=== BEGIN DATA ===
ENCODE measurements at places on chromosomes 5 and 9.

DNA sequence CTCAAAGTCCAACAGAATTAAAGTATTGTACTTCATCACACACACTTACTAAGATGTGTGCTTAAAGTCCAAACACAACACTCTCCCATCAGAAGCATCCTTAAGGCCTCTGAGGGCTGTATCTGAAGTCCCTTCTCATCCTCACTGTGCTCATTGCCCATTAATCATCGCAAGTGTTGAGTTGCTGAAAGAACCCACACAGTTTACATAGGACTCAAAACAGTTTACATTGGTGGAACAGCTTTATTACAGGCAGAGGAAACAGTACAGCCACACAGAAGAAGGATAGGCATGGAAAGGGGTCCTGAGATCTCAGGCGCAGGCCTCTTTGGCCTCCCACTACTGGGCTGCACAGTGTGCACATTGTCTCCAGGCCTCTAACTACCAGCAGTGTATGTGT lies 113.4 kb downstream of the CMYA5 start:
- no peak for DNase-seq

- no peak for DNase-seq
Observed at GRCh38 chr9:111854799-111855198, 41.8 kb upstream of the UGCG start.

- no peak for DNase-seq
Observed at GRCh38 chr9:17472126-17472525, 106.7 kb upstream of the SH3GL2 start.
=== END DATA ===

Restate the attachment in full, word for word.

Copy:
ENCODE measurements at places on chromosomes 5 and 9.

DNA sequence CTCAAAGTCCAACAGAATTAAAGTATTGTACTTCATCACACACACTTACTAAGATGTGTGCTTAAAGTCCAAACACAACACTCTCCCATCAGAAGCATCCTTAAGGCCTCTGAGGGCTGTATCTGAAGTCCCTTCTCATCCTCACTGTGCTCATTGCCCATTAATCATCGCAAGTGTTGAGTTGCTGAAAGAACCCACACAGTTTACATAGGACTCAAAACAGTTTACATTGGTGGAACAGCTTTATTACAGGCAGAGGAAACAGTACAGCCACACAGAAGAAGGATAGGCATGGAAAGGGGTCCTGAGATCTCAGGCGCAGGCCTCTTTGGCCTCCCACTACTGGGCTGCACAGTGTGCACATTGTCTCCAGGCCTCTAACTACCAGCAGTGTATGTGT lies 113.4 kb downstream of the CMYA5 start:
- no peak for DNase-seq

- no peak for DNase-seq
Observed at GRCh38 chr9:111854799-111855198, 41.8 kb upstream of the UGCG start.

- no peak for DNase-seq
Observed at GRCh38 chr9:17472126-17472525, 106.7 kb upstream of the SH3GL2 start.